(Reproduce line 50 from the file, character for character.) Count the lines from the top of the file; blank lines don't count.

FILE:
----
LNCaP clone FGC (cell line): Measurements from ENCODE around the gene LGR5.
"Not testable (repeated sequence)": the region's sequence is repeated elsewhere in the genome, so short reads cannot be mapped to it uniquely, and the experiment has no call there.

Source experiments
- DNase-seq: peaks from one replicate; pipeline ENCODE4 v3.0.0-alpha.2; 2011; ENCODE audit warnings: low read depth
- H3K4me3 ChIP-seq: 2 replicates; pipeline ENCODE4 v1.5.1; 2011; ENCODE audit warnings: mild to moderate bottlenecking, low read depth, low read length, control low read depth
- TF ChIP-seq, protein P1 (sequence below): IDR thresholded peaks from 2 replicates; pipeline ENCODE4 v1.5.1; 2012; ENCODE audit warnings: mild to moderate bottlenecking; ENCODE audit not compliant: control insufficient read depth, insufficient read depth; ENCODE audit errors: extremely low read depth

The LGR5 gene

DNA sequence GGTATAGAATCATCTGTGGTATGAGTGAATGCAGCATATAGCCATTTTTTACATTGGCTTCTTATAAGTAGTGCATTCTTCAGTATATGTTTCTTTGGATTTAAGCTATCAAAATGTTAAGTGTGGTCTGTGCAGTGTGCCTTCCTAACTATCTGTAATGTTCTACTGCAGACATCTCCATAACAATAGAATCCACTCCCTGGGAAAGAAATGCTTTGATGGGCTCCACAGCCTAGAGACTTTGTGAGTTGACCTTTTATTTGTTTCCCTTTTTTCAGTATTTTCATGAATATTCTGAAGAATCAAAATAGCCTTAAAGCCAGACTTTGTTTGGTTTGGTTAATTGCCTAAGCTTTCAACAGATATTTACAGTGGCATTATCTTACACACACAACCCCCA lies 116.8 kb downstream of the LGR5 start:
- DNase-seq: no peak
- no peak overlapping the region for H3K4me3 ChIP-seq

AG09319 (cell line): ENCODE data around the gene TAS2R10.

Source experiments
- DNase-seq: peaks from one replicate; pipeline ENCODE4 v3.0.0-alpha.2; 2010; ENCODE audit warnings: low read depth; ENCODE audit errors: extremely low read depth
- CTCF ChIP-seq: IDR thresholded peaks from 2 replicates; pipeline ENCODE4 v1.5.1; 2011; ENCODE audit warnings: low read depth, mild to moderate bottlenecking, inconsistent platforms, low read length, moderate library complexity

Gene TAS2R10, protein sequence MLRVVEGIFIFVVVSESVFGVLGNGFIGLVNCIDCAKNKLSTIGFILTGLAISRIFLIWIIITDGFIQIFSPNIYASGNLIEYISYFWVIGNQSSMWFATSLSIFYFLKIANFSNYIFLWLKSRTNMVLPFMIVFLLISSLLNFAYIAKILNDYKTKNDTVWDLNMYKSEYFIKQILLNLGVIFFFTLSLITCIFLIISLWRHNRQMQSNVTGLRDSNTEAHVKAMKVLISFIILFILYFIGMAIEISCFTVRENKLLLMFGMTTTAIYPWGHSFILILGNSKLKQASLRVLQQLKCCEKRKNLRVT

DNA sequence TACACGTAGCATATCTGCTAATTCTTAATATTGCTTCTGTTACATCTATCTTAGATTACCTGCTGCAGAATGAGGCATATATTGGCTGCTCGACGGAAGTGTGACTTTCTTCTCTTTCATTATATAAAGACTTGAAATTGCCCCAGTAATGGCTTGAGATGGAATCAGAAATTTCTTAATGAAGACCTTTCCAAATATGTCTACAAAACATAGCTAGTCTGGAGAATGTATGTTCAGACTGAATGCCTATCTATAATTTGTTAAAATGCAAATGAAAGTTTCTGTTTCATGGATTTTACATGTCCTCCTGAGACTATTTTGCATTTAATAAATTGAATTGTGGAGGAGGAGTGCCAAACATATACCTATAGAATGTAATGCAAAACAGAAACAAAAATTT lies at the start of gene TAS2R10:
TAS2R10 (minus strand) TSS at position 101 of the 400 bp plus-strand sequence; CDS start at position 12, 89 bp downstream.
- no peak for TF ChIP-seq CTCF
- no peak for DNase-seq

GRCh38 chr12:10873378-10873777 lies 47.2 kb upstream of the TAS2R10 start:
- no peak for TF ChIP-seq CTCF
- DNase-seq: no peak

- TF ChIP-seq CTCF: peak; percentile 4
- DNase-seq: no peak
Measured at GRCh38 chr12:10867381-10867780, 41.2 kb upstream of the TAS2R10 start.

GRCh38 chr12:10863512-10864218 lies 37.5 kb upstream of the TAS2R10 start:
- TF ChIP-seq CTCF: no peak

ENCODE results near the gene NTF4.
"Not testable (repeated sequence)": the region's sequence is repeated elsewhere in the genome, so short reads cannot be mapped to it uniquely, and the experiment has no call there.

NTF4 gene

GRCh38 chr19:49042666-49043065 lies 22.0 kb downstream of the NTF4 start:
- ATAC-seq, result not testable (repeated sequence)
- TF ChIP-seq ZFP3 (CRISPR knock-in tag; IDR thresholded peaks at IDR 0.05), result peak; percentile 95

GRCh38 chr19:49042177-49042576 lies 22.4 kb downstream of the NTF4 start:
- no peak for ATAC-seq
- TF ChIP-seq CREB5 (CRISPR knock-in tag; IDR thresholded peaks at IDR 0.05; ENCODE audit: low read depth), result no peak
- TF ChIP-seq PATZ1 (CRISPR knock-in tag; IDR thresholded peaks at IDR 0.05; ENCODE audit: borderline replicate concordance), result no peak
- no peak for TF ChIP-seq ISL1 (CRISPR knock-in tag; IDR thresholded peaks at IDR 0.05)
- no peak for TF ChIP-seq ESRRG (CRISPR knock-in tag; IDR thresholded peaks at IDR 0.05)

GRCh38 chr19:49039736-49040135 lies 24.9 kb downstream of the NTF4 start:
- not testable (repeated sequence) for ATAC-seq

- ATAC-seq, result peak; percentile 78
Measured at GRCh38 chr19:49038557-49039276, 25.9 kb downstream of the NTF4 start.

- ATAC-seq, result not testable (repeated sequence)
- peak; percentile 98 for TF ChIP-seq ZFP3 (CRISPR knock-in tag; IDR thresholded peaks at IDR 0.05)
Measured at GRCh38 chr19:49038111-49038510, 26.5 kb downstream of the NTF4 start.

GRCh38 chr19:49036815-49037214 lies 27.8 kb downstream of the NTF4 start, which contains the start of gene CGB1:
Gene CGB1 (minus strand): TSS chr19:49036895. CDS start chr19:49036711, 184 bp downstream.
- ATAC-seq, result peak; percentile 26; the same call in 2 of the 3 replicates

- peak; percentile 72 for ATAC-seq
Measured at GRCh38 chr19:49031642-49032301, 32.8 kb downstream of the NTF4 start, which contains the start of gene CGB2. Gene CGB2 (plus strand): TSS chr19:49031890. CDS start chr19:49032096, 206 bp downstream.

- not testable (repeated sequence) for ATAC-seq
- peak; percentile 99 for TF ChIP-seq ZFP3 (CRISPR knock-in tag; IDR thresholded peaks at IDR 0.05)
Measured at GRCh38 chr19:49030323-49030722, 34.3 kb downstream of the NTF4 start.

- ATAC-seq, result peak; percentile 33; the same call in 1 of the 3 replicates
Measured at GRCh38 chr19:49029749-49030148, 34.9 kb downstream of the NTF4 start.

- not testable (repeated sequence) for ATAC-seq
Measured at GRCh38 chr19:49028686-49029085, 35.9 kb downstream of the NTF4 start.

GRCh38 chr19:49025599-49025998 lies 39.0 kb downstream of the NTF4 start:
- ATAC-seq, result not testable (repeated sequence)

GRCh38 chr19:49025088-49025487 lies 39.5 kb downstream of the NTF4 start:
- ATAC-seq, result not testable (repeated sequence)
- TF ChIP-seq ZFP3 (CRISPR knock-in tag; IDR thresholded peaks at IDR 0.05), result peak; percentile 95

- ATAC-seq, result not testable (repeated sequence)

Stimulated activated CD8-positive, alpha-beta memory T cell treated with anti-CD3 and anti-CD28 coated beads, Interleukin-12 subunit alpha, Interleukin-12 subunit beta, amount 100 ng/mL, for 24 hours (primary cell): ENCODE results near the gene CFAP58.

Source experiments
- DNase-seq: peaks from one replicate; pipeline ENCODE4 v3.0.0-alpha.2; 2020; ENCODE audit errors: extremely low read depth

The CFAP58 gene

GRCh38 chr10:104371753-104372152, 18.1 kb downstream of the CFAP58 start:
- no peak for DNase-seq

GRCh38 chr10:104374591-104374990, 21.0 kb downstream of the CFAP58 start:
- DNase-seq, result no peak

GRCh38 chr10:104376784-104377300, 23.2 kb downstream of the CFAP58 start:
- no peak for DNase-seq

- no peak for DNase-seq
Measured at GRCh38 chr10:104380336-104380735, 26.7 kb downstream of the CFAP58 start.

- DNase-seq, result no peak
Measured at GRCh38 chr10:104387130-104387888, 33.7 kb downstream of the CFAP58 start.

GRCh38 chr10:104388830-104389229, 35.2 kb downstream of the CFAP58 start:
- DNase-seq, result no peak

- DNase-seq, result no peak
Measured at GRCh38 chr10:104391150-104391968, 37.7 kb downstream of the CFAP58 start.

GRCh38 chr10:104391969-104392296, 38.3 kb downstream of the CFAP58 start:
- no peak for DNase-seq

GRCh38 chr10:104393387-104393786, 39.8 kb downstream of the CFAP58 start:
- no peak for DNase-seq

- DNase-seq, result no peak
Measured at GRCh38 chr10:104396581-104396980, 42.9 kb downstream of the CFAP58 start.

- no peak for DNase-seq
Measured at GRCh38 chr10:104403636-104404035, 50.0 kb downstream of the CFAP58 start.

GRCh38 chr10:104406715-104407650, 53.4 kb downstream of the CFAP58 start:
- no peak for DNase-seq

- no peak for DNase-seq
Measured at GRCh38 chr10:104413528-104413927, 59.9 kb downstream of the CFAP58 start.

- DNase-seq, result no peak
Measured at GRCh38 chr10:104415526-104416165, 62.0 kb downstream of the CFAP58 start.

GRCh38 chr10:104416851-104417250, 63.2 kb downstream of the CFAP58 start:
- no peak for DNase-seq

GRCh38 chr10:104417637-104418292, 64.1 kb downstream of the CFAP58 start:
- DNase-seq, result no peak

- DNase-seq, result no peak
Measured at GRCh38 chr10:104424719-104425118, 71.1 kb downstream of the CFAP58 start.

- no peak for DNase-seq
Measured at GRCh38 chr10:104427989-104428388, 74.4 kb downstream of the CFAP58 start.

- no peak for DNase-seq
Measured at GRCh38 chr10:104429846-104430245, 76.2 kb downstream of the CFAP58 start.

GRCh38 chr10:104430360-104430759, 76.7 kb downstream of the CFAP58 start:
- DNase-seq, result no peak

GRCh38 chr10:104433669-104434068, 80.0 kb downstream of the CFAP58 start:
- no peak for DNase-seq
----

- peak; percentile 72 for ATAC-seq